Development of an active behavioural physiotherapy intervention (ABPI) for acute whiplash-associated disorder (WAD) II management: a modified Delphi study

Taweewat Wiangkham, Joan Duda, Mohammad Haque, Alison Rushton

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Objective To develop an active behavioural physiotherapy intervention (ABPI) for managing acute whiplash-associated disorder (WAD) II using a modified Delphi method to develop consensus for the basic features of the ABPI.

Design Modified Delphi study. Our systematic review and meta-analysis evaluating conservative management for acute WADII found that a combined ABPI may be a useful intervention to prevent patients progressing to chronicity. No previous research has considered a combined behavioural approach and active physiotherapy in the management of acute WADII patients. The ABPI was therefore developed using a rigorous consensus method using international research and local clinical whiplash experts. Descriptive statistics were used to assess consensus in each round.

Setting Online international survey.

Participants A purposive sample of 97 potential participants (aiming to recruit n=30) consisting of international research whiplash experts, UK private physiotherapists and UK postgraduate musculoskeletal physiotherapy students were invited to participate via electronic mail with an attached participant information sheet and consent form.

Results 36 individuals signed and returned the consent form. In round 1, 32/36 participants (response rate=89%, mean age±SD=36.03±13.22 years) across 8 countries (Australia, Finland, Greece, India, Netherlands, Norway, Sweden and UK) contributed to round 1 questionnaire. Response rates were 78% and 75% for rounds 2 and 3, respectively. Following round 3, 12 underlying principles (eg, return to normal function as soon as possible, pain management, encouragement of self-management, reduce fear avoidance and anxiety) achieved consensus. The treatment components reaching consensus included behavioural (eg, education, reassurance, self-management) and physiotherapy components (eg, exercises for stability and mobility). No passive intervention achieved consensus.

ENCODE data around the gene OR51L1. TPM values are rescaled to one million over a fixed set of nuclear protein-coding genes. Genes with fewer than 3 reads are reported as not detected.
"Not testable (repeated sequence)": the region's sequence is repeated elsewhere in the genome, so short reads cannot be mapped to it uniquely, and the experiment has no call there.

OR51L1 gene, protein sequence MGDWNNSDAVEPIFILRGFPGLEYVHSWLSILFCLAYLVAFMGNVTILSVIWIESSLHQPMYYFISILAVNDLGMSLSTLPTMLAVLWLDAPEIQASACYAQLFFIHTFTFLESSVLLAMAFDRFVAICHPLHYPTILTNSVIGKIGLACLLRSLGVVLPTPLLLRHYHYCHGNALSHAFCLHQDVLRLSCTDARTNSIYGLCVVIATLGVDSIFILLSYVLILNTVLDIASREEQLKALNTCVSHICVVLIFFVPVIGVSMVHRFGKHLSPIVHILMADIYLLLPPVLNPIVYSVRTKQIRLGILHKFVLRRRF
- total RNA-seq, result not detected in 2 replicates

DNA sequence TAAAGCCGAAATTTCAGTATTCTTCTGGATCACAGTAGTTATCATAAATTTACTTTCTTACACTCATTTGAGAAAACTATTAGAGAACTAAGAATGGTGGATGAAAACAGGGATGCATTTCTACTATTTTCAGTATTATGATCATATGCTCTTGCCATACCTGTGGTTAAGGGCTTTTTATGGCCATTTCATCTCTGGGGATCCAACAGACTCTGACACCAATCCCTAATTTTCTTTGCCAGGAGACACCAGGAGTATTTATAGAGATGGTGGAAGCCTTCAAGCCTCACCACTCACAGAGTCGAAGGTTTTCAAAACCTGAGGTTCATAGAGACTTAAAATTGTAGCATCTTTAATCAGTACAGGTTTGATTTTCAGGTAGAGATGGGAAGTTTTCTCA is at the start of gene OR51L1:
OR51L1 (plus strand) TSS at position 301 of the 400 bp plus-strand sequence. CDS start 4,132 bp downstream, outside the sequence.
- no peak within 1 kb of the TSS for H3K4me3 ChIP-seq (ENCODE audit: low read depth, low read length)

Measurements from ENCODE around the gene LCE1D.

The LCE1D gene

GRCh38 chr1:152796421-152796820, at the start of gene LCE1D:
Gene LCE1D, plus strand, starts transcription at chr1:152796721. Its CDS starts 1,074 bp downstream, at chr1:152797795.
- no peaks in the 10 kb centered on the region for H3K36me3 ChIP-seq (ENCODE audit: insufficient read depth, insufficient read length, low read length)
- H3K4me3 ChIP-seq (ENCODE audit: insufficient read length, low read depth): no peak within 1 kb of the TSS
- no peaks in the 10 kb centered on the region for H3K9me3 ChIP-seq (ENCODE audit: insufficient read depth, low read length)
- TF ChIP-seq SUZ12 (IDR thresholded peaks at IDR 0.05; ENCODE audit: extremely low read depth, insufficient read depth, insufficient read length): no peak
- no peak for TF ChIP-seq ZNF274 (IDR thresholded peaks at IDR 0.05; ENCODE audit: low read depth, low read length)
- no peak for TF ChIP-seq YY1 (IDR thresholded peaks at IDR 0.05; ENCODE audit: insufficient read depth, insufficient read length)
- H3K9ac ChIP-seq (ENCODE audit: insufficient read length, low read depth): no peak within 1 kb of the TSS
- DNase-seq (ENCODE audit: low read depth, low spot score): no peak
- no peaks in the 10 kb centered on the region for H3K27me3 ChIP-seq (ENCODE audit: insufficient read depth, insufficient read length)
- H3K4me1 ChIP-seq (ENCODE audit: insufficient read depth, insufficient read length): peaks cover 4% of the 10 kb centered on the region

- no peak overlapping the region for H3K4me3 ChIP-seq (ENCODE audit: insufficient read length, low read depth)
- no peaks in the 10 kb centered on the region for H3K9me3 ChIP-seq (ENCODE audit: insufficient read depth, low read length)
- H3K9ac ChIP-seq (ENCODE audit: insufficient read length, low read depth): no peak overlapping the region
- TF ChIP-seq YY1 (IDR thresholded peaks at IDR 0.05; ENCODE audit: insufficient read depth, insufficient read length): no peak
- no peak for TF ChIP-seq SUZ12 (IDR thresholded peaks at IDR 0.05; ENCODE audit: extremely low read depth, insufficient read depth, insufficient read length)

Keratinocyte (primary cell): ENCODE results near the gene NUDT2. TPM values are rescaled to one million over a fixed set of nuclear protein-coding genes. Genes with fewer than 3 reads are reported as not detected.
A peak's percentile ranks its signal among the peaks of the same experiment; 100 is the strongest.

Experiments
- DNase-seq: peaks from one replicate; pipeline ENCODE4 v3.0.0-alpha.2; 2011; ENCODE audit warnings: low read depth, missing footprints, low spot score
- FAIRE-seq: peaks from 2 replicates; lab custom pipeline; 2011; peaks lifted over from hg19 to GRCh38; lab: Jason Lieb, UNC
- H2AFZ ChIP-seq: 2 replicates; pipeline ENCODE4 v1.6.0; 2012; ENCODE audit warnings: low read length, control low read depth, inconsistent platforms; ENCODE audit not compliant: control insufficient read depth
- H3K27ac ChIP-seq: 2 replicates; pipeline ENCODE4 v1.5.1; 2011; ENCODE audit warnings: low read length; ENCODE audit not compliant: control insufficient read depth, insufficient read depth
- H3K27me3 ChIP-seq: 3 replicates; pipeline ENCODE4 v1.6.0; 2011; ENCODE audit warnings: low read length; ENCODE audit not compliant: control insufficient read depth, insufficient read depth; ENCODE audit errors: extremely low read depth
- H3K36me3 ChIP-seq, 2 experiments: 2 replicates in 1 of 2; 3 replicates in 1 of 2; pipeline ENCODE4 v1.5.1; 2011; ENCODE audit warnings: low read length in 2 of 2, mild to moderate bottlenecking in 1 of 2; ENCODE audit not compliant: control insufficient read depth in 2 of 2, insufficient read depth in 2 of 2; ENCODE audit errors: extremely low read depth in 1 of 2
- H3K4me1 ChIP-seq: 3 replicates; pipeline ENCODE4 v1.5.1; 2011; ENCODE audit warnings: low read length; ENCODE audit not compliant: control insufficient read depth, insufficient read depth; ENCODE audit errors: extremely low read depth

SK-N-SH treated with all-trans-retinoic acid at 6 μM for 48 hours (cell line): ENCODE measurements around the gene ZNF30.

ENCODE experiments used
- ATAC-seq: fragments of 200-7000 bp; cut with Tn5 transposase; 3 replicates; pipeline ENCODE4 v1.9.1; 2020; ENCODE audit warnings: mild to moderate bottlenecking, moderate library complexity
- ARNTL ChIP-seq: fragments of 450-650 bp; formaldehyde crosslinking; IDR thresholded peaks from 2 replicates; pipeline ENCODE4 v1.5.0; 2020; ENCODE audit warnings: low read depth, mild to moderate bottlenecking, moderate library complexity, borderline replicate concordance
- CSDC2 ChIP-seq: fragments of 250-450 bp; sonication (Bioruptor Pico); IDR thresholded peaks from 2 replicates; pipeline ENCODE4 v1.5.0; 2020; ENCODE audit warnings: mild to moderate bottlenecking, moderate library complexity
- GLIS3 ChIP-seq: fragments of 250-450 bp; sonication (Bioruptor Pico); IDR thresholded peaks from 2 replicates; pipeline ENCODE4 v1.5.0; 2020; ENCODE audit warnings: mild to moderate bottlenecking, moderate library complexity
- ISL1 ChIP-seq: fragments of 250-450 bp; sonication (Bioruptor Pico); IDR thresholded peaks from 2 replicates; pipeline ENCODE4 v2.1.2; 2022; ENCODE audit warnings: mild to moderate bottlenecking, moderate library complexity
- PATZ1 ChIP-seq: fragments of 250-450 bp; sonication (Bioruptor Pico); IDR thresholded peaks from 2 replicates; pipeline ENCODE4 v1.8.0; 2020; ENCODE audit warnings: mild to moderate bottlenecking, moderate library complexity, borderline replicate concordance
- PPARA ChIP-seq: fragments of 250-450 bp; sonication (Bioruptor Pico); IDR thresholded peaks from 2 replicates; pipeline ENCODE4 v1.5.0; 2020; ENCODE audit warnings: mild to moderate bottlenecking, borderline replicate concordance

Conclusions Experts suggested and agreed the underlying principles and treatment components of the ABPI for the management of acute WADII. The ABPI was underpinned by social cognitive theory focusing on self-efficacy enhancement prior to conducting a phase II trial.
Original languageEnglish
Article numbere011764
JournalBMJ open
Publication statusPublished - 1 Sept 2016


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